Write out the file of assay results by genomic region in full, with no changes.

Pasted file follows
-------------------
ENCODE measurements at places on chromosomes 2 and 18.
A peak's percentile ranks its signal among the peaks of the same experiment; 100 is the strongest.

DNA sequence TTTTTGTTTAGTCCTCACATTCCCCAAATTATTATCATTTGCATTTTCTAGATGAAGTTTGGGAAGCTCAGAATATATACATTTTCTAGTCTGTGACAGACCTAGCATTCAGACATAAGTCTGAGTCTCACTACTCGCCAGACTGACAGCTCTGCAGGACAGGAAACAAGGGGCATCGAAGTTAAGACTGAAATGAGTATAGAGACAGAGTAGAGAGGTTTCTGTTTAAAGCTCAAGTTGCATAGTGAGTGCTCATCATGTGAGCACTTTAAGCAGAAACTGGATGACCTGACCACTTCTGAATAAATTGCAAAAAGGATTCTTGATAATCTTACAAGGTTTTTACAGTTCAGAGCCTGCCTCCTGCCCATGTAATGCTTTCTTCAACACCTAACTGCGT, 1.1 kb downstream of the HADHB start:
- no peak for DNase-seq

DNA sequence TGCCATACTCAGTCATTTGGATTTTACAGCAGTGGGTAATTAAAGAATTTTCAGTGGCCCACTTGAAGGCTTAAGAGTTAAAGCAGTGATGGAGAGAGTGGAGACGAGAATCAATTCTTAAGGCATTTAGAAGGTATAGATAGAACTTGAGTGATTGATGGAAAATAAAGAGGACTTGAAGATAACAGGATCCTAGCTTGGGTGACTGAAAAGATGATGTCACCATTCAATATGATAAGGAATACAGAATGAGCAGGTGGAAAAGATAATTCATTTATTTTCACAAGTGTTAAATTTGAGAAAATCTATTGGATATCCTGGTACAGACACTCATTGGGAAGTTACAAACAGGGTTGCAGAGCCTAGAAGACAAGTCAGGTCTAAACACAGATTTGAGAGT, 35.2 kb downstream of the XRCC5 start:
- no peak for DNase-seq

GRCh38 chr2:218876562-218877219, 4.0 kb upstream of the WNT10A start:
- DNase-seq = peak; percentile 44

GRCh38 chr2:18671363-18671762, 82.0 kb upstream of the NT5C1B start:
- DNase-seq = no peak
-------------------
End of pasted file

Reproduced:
ENCODE measurements at places on chromosomes 2 and 18.
A peak's percentile ranks its signal among the peaks of the same experiment; 100 is the strongest.

DNA sequence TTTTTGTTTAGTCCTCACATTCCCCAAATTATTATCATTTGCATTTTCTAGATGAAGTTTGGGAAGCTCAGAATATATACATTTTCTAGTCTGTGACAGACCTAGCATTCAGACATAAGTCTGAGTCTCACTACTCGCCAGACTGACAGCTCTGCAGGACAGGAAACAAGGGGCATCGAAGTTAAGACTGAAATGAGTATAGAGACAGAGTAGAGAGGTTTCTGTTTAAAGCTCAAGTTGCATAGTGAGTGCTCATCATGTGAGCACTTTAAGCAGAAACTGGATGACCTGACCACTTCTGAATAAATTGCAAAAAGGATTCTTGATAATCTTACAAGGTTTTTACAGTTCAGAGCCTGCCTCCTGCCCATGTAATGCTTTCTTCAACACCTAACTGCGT, 1.1 kb downstream of the HADHB start:
- no peak for DNase-seq

DNA sequence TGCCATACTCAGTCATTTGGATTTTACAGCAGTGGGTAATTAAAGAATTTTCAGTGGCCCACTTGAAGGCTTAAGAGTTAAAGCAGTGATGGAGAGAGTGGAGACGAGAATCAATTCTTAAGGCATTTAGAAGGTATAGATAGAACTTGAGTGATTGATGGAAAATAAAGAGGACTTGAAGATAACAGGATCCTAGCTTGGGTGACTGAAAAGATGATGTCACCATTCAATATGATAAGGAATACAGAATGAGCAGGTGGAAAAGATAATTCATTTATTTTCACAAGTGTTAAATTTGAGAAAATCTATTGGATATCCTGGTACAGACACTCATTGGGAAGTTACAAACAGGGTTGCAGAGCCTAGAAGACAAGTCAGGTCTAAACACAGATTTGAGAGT, 35.2 kb downstream of the XRCC5 start:
- no peak for DNase-seq

GRCh38 chr2:218876562-218877219, 4.0 kb upstream of the WNT10A start:
- DNase-seq = peak; percentile 44

GRCh38 chr2:18671363-18671762, 82.0 kb upstream of the NT5C1B start:
- DNase-seq = no peak